Welcome to the penultimate installment in my write-up of the proposed Oregon psilocybin program rules. This post focuses on facilitators and related client matters. It does not canvass the already-adopted rules related to facilitator licensing, which we covered back in April. As with earlier installments in this series (see links below), this post will highlight the major areas and skip or skim less prominent material.
The Oregon Health Authority (OHA) program has but one “personal” class of license: facilitators. The draft rules define “facilitation” as “the provision of services to a client by a licensed facilitator during a preparation, administration, or integration session.” The idea here is that someone who is 21 years old and wants to try psilocybin (for any reason) goes through a standard process under guidance by an OHA licensed facilitator, who need not be a doctor or therapist or health care practitioner of any sort. In fact, the rules are clear that “if a facilitator holds a professional license in another field [such as diagnosing or treating physical or mental health conditions] the facilitator shall not exercise the privileges of that license while providing psilocybin services to clients.”
The facilitator licensing fee clocks in at $2,000 annually – beyond what must be paid for training – and is therefore too expensive. Veterans and people on public assistance pay $1,000, but still. Either fee is more than what I pay for lawyering, and way more than what doctors pay annually for licensure. Expect to see some comments on this issue.
Beyond that, below are some of the rule highlights around facilitators and dosing.
Preparation Session Requirements (333-333-5000)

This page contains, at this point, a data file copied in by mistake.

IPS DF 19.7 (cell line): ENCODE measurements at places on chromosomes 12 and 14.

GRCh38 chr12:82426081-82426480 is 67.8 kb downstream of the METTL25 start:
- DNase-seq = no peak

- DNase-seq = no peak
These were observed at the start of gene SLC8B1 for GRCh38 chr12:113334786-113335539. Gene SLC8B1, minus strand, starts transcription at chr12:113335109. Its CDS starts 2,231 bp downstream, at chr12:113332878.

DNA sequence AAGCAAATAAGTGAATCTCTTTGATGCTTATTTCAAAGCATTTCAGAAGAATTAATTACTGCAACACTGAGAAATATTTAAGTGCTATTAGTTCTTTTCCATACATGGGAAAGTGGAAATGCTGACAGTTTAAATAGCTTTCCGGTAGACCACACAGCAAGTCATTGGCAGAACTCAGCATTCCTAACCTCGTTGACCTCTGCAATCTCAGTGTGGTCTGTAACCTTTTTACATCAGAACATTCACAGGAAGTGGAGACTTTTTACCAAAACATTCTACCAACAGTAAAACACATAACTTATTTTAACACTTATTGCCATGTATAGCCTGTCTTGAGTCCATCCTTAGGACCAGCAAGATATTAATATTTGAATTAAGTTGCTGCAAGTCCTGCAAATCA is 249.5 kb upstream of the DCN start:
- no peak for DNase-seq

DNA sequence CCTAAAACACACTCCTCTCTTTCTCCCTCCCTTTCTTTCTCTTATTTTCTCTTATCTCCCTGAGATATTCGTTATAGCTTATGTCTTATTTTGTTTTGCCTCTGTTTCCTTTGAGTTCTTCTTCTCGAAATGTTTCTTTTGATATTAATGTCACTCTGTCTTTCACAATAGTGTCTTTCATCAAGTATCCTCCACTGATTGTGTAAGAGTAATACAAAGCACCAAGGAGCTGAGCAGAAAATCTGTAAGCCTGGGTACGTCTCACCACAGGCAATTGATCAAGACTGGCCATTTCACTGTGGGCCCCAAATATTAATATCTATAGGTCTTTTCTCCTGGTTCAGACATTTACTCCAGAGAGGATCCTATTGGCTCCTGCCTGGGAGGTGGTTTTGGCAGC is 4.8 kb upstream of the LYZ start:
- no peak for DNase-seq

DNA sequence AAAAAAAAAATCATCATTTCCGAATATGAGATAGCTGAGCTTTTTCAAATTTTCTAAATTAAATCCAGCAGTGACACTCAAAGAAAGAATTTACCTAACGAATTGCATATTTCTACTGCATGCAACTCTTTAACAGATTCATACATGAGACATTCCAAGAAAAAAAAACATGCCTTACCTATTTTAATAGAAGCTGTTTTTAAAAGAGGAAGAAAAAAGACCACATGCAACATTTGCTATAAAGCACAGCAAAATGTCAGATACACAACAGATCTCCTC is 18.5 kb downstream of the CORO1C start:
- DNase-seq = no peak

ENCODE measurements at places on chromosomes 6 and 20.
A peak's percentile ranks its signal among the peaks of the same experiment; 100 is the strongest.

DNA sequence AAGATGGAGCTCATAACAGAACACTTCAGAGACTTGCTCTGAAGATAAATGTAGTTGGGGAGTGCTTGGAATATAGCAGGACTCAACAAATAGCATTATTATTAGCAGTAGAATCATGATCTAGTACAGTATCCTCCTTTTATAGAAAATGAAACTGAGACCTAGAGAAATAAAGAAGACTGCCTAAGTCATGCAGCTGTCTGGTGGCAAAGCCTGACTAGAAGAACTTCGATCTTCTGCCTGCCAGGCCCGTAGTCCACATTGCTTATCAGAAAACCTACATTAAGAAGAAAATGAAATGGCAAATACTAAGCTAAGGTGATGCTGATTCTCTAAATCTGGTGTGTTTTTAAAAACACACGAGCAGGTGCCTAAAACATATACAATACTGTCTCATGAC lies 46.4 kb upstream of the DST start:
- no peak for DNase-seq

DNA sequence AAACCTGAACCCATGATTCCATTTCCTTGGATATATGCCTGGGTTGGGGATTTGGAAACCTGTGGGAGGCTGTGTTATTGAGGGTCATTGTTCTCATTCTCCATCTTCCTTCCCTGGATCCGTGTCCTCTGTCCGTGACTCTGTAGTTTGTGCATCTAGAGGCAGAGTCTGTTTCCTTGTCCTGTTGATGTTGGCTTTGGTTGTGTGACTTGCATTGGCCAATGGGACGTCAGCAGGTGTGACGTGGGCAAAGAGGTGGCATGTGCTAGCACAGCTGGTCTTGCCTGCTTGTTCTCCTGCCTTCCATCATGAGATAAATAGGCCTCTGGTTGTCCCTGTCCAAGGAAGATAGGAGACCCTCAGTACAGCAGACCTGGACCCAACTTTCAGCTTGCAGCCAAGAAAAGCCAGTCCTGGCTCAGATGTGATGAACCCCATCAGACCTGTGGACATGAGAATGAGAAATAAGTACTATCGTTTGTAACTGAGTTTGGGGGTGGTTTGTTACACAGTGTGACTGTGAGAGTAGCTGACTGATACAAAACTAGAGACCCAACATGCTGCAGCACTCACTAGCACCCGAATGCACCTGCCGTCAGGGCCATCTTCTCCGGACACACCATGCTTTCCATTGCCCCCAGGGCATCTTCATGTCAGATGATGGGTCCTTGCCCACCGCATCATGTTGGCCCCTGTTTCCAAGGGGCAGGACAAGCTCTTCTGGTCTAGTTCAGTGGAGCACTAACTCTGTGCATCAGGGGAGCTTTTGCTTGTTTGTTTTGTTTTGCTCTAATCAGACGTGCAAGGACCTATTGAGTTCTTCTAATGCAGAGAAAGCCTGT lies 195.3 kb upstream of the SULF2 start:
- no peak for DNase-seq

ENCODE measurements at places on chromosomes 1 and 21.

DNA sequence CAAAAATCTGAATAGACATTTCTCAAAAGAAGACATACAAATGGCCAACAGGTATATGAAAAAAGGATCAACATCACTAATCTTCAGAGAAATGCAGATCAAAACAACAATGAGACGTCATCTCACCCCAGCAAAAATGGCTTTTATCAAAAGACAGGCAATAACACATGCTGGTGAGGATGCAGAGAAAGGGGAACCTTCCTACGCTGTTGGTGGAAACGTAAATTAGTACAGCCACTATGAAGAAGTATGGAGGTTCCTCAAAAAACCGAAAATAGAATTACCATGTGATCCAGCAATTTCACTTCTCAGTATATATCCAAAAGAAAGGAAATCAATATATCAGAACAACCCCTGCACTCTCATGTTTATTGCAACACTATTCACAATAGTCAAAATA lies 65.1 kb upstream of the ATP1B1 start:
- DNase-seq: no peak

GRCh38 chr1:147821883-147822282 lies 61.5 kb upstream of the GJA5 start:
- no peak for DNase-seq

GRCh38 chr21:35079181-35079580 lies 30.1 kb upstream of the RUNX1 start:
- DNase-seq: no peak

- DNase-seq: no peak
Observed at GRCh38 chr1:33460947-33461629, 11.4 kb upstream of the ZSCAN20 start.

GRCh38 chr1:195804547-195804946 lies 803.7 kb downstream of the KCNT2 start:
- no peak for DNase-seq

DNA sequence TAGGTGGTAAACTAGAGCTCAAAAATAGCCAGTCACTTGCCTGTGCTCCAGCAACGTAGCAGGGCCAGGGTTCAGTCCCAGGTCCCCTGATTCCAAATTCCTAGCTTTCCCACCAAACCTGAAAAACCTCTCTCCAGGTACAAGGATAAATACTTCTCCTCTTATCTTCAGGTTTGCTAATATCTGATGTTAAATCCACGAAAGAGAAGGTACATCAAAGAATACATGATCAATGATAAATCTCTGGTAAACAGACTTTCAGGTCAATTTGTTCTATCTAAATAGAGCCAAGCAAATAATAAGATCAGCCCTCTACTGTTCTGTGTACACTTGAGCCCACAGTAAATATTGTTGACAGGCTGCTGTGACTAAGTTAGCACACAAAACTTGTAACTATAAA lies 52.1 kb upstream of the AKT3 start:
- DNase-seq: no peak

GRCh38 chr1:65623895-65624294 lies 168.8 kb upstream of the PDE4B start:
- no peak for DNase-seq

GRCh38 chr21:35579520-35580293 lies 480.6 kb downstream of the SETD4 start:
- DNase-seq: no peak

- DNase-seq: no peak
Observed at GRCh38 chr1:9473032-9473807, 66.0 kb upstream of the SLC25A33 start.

A facilitator must complete a “preparation session” with every client who will consume psilocybin at a licensed service center. The session must occur “at least twenty-four hours but no more than 90 days” prior to the first administration (psilocybin dosing) session.” These preparation sessions are private affairs where certain information is provided and ascertained, including critical client forms I covered in a previous post.
Additional items that must be sussed out in a preparation session are: 1) the price the client will pay for the psilocybin products (to the service center), and 2) the fees charged for the provision of services. These fees may be paid either to the service center or the facilitator. The chosen payment arrangement will have significant income tax implications under the dreaded IRC 280E for both the licensed facilitator and service center. That’s a much bigger conversation and I’ll cover it in a future post.
Other matters which may be arranged via “prior written consent” in the preparation session are:
- participation in a group administration session, including the opportunity to meet other clients and facilitators;
- use of supportive touch during an administration session;
- video or audio recording of an administration session;
- participation in a training practicum;
- the presence of an interpreter or client support person;
- client data sharing; and